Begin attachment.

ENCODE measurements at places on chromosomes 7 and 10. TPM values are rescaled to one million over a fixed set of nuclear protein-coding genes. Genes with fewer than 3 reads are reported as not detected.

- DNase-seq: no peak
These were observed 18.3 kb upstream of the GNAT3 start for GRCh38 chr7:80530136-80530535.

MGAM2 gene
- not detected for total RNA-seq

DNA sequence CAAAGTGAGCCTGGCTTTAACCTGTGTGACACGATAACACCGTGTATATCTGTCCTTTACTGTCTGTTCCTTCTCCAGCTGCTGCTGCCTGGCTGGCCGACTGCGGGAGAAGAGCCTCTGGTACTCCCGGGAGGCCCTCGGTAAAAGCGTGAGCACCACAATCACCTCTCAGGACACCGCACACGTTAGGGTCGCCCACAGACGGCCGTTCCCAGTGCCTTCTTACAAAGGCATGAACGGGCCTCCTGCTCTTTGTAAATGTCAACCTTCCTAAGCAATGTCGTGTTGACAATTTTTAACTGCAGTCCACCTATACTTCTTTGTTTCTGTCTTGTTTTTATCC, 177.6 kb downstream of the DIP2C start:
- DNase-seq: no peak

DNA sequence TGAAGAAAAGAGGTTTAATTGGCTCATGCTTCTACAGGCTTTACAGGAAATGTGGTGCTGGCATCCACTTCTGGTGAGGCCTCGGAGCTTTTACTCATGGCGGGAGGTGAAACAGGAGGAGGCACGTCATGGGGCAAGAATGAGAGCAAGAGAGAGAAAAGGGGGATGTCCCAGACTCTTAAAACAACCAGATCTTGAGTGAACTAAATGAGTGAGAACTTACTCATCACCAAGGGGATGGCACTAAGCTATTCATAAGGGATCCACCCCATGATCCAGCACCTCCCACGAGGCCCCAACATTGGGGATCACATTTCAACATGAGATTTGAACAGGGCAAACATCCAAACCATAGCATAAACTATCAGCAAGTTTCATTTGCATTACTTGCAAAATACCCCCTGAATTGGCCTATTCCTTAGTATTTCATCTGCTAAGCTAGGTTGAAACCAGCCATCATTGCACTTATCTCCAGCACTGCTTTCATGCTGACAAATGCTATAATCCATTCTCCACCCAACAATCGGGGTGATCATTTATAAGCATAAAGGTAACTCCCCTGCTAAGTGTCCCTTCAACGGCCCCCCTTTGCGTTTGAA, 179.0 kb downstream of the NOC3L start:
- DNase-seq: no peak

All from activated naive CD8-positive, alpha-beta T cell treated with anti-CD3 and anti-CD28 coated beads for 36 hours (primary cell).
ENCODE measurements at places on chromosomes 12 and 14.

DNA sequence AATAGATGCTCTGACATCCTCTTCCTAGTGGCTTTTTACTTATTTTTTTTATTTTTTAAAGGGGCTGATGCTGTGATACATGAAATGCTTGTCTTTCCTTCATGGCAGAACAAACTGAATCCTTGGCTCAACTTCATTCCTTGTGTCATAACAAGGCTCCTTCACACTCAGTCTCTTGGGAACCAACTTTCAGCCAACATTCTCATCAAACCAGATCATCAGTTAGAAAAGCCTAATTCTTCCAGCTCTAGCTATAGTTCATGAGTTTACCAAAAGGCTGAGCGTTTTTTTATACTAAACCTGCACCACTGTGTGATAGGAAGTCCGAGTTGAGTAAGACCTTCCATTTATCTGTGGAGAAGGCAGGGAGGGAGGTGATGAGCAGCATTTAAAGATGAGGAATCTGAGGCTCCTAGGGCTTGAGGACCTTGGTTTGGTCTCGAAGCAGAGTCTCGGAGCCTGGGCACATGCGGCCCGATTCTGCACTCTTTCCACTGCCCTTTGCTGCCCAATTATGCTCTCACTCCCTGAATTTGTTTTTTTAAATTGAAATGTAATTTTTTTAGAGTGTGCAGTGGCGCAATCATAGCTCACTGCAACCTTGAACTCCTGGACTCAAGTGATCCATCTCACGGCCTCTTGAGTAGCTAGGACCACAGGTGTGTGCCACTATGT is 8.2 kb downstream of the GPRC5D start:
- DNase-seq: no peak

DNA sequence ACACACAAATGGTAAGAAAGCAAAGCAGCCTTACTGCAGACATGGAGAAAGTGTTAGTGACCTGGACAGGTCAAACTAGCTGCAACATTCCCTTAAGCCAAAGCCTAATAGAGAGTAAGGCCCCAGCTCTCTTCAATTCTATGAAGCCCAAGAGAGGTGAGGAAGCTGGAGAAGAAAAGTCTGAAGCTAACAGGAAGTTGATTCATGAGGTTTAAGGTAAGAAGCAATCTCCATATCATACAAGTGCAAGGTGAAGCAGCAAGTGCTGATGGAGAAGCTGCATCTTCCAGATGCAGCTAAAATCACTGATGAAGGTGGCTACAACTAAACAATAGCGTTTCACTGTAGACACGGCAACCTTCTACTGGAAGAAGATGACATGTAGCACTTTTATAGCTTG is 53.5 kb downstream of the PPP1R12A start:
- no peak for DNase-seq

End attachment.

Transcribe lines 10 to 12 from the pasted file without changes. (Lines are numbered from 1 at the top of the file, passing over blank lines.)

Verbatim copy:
All from activated naive CD8-positive, alpha-beta T cell treated with anti-CD3 and anti-CD28 coated beads for 36 hours (primary cell).
ENCODE measurements at places on chromosomes 12 and 14.

DNA sequence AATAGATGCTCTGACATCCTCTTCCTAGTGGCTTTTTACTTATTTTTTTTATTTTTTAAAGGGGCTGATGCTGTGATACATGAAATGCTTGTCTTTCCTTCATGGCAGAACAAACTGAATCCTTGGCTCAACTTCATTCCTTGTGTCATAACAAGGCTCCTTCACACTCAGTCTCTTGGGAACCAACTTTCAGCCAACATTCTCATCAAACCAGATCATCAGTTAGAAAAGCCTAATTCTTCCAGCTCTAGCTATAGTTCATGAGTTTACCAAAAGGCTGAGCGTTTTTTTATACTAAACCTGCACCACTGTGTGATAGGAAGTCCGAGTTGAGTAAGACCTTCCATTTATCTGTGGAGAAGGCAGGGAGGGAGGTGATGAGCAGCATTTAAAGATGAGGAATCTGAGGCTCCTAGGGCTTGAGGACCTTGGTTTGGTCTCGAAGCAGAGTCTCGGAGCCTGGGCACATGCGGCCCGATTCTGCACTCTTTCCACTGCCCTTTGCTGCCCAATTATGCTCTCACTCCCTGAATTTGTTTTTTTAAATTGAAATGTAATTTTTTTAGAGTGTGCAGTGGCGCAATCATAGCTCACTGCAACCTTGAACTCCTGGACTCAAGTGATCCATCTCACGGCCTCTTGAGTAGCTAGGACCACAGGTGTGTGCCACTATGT is 8.2 kb downstream of the GPRC5D start: